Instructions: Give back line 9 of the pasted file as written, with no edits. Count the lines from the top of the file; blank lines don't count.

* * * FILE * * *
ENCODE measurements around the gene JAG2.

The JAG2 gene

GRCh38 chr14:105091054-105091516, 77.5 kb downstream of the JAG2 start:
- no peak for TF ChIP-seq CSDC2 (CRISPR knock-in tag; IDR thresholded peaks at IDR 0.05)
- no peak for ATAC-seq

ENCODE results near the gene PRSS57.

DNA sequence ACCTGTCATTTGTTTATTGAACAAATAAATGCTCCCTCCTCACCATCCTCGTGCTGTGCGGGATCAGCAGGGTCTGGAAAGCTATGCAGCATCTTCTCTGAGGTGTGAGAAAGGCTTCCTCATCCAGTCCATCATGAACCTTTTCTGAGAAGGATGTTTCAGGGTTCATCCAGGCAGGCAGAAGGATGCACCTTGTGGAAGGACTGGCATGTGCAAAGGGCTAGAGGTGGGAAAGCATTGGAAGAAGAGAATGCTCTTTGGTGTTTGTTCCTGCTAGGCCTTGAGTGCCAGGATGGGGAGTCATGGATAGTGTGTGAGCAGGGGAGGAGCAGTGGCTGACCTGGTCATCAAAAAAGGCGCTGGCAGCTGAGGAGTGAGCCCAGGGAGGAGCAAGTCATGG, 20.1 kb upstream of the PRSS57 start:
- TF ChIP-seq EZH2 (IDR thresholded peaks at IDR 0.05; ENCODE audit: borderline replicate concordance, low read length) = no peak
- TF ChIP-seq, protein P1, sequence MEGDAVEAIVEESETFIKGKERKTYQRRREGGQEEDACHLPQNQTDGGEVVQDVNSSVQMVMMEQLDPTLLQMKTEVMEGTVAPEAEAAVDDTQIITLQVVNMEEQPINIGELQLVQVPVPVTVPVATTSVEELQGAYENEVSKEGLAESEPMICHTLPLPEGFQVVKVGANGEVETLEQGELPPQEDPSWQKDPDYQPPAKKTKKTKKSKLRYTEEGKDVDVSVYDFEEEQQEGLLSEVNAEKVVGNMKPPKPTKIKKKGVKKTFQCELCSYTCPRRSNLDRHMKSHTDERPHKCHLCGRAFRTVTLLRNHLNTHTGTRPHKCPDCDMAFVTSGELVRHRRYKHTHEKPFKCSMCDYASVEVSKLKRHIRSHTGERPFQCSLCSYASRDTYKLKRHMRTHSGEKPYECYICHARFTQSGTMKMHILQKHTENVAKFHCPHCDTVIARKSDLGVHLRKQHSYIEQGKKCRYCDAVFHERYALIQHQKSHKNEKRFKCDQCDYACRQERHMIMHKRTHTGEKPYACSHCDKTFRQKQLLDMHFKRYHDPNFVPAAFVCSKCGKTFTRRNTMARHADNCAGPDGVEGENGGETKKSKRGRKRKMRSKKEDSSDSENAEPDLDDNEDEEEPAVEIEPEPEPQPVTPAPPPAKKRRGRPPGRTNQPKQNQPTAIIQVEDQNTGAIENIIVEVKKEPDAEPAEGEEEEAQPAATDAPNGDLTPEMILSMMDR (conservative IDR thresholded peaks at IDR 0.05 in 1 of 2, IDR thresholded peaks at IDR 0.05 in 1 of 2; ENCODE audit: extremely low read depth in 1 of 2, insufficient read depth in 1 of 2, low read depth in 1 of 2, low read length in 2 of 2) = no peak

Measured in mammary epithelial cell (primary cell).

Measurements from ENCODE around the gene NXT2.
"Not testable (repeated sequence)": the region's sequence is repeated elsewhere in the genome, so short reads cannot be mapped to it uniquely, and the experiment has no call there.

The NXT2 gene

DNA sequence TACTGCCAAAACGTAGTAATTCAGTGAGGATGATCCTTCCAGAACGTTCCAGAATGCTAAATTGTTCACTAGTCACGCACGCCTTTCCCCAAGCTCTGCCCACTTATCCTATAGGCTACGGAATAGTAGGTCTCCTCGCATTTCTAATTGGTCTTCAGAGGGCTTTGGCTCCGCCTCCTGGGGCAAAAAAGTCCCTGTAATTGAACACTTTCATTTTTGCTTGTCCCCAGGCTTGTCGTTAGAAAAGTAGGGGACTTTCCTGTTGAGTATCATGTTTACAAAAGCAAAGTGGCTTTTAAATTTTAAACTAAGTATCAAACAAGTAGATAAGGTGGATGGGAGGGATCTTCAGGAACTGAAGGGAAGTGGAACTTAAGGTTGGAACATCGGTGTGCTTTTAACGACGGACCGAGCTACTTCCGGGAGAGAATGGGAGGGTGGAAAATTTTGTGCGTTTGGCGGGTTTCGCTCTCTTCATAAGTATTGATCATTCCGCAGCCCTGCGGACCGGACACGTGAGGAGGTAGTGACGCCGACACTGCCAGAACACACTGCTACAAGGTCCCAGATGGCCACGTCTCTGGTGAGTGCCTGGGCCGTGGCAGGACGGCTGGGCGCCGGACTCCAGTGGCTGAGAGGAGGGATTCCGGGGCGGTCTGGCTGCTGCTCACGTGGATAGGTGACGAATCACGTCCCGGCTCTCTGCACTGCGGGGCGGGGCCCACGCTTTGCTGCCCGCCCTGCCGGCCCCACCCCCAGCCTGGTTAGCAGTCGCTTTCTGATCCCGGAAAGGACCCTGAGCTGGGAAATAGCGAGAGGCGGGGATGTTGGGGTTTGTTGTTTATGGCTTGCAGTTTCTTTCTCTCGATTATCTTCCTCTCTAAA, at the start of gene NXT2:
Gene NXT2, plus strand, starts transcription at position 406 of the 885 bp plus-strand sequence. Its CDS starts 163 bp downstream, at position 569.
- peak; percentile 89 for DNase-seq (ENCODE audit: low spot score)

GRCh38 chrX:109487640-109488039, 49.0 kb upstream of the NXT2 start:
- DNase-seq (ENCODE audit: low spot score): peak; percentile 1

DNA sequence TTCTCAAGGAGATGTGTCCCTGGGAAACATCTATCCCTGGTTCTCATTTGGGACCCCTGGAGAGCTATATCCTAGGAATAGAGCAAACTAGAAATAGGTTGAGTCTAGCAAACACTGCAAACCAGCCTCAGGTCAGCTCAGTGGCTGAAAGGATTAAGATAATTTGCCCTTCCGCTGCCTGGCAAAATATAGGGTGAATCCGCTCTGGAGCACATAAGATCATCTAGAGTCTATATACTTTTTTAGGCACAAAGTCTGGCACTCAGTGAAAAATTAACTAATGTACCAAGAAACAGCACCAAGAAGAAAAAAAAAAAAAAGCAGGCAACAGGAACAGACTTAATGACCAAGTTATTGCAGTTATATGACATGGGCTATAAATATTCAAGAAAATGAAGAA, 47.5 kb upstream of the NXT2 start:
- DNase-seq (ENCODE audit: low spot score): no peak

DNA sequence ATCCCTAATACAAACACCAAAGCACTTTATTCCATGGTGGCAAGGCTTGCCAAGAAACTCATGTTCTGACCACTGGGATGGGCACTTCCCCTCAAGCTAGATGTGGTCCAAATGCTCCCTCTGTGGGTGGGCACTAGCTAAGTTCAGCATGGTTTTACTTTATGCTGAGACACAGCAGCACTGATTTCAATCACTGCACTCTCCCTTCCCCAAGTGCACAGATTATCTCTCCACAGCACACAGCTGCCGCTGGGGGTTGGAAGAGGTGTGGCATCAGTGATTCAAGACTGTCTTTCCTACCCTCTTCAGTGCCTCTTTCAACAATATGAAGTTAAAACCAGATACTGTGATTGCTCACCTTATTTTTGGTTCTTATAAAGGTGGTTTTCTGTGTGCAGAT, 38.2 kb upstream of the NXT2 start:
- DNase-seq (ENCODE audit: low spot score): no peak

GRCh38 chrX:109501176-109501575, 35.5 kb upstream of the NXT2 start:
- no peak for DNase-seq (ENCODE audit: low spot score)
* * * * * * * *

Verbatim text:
- TF ChIP-seq, protein P1, sequence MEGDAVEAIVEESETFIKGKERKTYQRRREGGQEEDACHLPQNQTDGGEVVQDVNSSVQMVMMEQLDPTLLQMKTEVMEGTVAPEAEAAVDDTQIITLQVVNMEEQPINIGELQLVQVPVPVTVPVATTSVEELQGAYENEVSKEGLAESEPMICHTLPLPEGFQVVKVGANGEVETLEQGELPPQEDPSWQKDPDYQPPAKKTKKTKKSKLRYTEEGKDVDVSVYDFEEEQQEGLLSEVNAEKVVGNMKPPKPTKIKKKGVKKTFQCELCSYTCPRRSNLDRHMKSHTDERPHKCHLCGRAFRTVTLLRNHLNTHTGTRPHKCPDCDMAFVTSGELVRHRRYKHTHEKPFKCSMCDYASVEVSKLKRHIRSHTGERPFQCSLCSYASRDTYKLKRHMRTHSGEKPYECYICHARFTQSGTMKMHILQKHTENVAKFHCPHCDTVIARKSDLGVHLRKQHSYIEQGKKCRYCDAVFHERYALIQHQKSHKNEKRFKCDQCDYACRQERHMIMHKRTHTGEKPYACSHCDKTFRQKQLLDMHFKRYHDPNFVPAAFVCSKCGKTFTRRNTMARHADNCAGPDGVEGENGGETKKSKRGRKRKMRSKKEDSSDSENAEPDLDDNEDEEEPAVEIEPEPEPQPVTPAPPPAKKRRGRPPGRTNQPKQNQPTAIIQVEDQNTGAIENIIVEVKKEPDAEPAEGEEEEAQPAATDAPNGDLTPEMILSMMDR (conservative IDR thresholded peaks at IDR 0.05 in 1 of 2, IDR thresholded peaks at IDR 0.05 in 1 of 2; ENCODE audit: extremely low read depth in 1 of 2, insufficient read depth in 1 of 2, low read depth in 1 of 2, low read length in 2 of 2) = no peak